Franklin County commissioners, Pasco School District at impasse about impact fees

Geoff Folsom, Tri-City HeraldApril 9, 2014 

Franklin County commissioners continued to show little interest Wednesday in allowing the Pasco School District to charge impact fees to developers of new homes in unincorporated areas.

A letter signed by Pasco School Board members asks commissioners to implement the $4,700 per new home fee, which the city of Pasco has done since April 2012.

If the county doesn't take action, the school district will deny future requests by developers to build new subdivisions in the county unless they voluntarily pay fees, the letter said.

"The district is unable to make adequate provisions of schools without such mitigation," the letter said.

The fees are needed because of 5 percent growth each year for the past 10 years, the letter said. The growth has added 7,000 students to the district in that time.

"While we support growth, as we informed you in 2011, the district does not have space in its schools to serve the growth," the letter said. "The district needs new development that places demands on the school facilities to contribute to a portion of the cost for schools."

Commissioners said at Wednesday's meeting that the fees are unfair to new homeowners.

Commissioner Brad Peck said the school district should be more "forward looking" to anticipate growth when it has bond elections.

"If the notion is that building a new home creates an impact and that you have to pay more than your neighbor," Peck said, "it's the same as saying someone who builds a five-bedroom house has to pay more than someone in a two-bedroom house because they put more kids into the school."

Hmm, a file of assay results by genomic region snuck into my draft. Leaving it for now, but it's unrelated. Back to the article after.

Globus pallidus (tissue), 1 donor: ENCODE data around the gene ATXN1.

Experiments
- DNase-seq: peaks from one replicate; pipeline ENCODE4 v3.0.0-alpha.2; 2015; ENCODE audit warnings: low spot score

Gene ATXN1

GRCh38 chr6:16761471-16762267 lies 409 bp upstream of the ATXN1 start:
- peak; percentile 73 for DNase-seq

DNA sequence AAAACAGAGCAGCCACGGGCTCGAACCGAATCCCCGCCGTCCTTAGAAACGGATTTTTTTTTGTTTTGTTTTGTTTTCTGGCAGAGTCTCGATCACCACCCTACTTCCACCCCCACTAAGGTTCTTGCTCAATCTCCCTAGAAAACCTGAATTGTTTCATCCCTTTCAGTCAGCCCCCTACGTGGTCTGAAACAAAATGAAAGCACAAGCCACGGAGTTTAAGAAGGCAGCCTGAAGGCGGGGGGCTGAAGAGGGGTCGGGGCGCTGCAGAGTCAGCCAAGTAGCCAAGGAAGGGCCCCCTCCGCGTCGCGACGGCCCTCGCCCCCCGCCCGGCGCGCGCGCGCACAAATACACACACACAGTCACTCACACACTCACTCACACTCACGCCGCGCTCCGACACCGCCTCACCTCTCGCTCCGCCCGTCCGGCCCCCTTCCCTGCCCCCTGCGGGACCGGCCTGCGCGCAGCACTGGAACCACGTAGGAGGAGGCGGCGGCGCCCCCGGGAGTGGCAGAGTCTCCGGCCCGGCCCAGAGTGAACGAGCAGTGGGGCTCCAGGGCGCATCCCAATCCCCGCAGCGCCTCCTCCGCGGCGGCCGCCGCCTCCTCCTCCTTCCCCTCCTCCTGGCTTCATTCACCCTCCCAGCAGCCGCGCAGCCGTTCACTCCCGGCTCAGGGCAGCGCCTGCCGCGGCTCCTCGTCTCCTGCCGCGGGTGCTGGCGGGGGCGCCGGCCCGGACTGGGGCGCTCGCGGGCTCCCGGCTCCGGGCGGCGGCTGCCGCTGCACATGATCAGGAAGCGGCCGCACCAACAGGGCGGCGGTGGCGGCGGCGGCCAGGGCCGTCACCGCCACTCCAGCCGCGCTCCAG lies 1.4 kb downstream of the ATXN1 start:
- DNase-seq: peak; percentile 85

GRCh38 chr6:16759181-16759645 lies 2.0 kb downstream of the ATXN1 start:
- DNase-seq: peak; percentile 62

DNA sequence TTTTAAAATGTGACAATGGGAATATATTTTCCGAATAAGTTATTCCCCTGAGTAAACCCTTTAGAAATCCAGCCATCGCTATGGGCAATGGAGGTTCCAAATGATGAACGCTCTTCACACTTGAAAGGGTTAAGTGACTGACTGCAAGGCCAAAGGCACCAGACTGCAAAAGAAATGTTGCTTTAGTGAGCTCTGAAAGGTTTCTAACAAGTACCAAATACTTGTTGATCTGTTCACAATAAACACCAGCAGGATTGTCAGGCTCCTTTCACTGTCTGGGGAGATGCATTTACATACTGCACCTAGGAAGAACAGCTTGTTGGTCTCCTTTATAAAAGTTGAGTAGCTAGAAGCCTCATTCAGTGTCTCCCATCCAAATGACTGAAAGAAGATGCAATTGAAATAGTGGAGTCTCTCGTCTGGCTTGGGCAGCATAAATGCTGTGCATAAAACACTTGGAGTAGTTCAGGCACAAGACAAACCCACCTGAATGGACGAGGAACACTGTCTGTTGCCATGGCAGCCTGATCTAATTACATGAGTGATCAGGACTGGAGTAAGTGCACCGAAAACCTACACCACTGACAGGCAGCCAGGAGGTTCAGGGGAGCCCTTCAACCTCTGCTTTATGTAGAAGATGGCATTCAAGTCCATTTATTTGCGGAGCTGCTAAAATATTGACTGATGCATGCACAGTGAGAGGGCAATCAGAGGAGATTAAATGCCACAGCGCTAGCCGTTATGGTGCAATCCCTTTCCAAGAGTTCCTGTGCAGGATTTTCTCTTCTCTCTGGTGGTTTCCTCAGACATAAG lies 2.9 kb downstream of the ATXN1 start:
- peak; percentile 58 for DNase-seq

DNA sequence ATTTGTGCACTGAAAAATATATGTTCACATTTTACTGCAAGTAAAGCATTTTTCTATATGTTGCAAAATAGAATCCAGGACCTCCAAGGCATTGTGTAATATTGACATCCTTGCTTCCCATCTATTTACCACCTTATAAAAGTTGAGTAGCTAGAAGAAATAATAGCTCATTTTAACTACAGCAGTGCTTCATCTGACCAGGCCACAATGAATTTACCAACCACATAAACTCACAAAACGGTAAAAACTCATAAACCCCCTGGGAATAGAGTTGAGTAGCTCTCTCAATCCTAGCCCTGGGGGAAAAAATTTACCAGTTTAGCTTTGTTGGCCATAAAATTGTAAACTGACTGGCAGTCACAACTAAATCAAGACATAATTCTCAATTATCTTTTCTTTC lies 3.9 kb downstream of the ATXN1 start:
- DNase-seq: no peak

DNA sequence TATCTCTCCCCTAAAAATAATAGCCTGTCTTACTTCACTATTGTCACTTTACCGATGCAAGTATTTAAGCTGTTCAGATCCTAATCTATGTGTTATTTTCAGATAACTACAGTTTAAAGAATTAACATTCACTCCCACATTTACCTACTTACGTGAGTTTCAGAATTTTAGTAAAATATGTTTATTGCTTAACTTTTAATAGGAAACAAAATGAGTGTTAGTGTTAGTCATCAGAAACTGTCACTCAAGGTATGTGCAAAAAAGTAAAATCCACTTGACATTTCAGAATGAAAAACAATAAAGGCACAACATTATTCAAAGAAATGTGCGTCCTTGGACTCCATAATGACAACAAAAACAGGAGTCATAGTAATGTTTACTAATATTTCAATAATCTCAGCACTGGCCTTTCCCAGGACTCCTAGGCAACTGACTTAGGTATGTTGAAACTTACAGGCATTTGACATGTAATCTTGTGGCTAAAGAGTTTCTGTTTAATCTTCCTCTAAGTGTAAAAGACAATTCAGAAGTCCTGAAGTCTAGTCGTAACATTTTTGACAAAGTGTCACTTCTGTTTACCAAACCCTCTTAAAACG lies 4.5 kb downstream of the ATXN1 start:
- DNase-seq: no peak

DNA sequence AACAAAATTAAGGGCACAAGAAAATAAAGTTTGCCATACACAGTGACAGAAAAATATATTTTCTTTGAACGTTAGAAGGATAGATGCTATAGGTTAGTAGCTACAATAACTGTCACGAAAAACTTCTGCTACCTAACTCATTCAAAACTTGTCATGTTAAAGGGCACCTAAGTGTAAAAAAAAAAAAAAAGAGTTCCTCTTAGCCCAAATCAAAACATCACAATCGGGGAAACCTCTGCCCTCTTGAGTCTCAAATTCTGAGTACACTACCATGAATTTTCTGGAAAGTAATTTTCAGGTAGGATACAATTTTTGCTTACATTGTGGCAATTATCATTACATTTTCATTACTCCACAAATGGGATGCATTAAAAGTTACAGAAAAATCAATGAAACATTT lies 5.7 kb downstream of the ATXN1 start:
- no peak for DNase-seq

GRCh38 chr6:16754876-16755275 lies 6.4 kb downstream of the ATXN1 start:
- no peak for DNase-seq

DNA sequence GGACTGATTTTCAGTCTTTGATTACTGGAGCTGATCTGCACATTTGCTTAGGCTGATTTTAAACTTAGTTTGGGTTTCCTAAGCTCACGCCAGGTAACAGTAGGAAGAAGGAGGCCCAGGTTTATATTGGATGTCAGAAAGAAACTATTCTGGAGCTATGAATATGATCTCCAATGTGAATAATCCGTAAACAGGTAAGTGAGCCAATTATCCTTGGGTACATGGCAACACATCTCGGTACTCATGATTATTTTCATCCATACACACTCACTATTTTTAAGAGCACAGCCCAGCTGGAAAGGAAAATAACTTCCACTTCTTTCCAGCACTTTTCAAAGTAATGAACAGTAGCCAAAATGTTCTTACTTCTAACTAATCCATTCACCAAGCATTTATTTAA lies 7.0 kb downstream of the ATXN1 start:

Peck also questioned why no one from the district attended the meeting. But John Morgan, the district's assistant superintendent of operations, told the Herald afterward that school officials haven't been allowed to speak at previous meetings on the issue.

"For three years, we've been asking them to take a vote on impact fees," Morgan said. "We've never had the opportunity to present to them as we have the city council and other groups."

The State Environmental Policy Act gives growing school districts the authority to collect other payments from developers if impact fees aren't allowed. Morgan said the school district has worked with three home developers on money to offset impact fees in recent years.

But, though developers are willing to pay, the school district would rather have a standard county fee in place, Morgan said.

"You really would like to have where you don't have to mitigate on an individual basis, individual basis, individual basis," he said. "It's much easier to have an impact fee on the books."

Commissioner Rick Miller said the fees should have been implemented 20 years ago, before the area's explosive growth. That would have made them more affordable.

"They would have paid $200 a house and it would have been done," he said.

Now, some families may be forced out of home ownership because developers add the fee onto the price for a house, Peck said.

Impact fees have been blamed by developers for a decrease in new home construction in Pasco, a sentiment echoed by Roger Lenk, who has fought the city and school district.

"It makes it much more market competitive not to have an impact fee," Lenk told commissioners.

-- Geoff Folsom: 509-582-1543; gfolsom@tricityherald.com; Twitter: @GeoffFolsom

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